Before leadership be effective, it has to be true. And the truth of leadership is essentially human. If we have to raise the bar of leadership, we need to first cultivate truer leadership at the core.
In his article “Why The World Needs Truer Leaders (And How to Be One)”, Umair Haque defines eudaimonic leadership as,
leaders who expand human potential to its very highest, so everyone can live a life that matters
In the same post, he offers 5 timeless qualities of true leadership. I recommend that you read the entire series that Umair is writing at Medium.
Here is a sketch note version of qualities of truer leadership.
“Shut up and Sit Down” is an excellent post by Joshua Rothman at The New Yorker which talks about our dangerous obsession with leadership and how leadership industry rules.
In the conclusion, he writes,
When we’re swept up in the romance of leadership, we admire leaders who radiate authenticity and authority; we respect and enjoy our “real” leaders. At other times, though, we want leaders who see themselves objectively, who resist the pull of their own charisma, who doubt the story they’ve been rewarded for telling. “If a man who thinks he is a king is mad,” Jacques Lacan wrote, “a king who thinks he is a king is no less so.” A sense of perspective may be among the most critical leadership qualities.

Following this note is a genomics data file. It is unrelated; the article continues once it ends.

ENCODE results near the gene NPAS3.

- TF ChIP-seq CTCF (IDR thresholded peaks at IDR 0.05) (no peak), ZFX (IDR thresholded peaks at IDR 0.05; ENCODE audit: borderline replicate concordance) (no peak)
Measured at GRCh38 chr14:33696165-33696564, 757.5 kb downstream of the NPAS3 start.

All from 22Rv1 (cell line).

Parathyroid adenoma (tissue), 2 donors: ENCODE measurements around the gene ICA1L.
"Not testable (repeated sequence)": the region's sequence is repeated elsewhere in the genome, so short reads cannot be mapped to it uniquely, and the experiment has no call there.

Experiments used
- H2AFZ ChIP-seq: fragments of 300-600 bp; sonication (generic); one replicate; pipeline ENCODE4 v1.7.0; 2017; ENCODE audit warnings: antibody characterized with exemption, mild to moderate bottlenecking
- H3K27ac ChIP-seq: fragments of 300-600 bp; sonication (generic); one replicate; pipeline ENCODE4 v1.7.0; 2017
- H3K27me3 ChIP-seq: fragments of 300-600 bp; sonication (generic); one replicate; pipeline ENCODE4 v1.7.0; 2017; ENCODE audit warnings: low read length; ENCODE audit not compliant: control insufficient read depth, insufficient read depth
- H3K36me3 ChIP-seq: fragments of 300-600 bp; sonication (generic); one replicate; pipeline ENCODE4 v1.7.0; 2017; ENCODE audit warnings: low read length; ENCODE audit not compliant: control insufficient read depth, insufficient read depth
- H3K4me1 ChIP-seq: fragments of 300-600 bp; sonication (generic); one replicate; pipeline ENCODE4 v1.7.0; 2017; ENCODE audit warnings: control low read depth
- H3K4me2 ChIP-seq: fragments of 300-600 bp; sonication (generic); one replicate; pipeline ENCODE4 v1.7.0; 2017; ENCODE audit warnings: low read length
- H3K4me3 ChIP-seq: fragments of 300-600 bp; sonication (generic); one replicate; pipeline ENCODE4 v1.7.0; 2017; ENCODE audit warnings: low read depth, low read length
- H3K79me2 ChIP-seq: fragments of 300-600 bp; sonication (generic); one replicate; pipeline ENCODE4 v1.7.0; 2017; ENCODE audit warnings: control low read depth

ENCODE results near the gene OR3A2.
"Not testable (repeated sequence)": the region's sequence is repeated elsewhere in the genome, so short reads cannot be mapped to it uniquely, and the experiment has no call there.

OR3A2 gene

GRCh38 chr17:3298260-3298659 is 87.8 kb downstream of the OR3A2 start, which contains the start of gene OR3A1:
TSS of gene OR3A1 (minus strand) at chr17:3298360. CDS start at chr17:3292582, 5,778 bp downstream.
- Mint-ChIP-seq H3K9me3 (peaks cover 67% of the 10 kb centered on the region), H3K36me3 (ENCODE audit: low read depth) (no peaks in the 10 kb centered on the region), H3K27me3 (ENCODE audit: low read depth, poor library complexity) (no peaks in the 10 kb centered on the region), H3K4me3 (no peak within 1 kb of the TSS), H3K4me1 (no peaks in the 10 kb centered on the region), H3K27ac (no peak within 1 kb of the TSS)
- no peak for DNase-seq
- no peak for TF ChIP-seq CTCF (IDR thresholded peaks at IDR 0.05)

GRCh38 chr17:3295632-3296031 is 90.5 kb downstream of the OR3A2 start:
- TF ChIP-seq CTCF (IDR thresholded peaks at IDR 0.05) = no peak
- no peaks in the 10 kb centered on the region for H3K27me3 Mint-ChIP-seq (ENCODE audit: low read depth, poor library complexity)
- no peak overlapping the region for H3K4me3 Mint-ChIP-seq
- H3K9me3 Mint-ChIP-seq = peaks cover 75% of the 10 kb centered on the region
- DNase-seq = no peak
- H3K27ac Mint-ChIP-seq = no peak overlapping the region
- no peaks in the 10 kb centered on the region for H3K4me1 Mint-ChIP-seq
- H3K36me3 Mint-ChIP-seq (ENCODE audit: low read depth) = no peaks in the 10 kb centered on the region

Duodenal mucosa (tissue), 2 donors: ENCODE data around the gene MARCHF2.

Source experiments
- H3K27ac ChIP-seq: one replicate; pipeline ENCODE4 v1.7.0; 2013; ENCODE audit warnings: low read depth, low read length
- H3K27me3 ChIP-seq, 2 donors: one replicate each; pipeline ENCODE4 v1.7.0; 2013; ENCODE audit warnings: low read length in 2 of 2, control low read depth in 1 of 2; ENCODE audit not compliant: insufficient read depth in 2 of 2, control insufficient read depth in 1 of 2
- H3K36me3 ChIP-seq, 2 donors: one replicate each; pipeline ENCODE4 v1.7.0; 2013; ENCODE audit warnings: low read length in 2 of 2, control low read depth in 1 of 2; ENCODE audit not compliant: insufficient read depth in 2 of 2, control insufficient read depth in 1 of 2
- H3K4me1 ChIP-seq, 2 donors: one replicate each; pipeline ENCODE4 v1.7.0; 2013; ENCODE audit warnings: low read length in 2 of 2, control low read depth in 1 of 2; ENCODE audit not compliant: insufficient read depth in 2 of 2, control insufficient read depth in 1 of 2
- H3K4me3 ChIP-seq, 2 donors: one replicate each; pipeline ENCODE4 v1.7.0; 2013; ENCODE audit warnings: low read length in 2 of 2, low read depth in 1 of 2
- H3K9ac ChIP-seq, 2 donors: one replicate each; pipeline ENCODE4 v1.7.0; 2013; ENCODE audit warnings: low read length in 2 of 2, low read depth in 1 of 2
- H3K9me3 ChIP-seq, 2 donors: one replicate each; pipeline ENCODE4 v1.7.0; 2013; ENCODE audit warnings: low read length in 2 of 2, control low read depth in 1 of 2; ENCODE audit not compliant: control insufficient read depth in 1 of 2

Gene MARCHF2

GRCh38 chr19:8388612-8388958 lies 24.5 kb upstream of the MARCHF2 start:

True leadership stems from the heart, yet most leaders (and many we see in political arena today) operate with an outdated view of leadership. When leaders have to show that they are powerful, they are not.
Here is a quick sketch of Jacques Lacan’s quote: